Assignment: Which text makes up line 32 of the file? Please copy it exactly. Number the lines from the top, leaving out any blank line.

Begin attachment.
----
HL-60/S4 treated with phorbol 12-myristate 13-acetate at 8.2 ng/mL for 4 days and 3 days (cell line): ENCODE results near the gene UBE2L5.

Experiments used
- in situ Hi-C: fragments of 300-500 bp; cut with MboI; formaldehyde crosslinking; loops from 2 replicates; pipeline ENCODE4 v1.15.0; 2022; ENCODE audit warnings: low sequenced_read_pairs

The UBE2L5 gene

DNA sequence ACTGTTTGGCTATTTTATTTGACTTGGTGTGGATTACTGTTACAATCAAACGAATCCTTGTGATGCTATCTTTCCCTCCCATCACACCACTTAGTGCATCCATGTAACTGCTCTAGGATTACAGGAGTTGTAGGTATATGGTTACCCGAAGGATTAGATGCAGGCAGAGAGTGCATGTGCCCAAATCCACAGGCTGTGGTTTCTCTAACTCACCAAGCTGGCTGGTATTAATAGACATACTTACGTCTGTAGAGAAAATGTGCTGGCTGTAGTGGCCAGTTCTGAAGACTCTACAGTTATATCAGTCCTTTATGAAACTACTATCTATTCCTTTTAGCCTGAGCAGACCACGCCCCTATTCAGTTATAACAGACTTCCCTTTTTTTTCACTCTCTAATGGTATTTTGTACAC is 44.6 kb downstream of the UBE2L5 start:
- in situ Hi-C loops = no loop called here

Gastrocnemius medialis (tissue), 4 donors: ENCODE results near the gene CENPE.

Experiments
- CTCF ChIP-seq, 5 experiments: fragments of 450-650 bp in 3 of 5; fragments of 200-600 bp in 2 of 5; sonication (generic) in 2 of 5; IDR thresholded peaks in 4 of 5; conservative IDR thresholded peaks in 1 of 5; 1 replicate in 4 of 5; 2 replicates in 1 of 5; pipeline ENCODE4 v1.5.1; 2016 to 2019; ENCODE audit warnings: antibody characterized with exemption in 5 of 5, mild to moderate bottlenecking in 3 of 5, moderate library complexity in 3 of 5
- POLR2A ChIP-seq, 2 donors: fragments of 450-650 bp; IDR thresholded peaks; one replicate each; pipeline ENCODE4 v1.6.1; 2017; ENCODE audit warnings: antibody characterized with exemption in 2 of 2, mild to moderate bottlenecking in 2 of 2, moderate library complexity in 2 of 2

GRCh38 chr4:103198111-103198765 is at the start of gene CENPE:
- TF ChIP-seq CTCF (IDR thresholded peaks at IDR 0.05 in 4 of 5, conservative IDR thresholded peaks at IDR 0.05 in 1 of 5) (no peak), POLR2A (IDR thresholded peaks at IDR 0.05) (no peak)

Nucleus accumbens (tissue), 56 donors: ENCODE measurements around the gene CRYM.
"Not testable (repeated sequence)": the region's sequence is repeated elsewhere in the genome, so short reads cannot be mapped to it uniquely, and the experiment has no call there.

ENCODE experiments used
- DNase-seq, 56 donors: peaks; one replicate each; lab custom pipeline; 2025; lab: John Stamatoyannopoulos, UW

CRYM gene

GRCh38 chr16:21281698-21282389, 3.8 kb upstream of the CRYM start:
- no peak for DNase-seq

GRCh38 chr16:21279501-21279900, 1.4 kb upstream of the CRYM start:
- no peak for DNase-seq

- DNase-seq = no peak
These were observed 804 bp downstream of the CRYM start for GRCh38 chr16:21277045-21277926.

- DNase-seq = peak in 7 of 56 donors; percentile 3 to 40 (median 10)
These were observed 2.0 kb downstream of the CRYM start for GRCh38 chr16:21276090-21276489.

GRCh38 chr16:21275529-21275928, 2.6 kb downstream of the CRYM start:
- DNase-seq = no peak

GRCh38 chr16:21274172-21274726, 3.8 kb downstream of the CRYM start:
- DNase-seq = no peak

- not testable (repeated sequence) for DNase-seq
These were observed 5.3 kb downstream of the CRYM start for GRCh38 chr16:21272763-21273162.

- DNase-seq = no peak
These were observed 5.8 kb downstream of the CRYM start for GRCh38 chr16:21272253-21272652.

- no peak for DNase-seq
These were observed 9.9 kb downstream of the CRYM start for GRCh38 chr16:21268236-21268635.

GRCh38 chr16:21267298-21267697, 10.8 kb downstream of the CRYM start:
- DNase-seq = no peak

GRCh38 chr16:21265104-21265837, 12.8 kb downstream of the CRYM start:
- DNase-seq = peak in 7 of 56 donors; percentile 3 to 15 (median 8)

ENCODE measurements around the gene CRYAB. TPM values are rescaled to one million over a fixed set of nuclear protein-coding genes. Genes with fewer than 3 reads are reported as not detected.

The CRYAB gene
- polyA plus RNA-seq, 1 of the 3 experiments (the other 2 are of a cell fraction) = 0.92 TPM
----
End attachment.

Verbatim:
- DNase-seq = no peak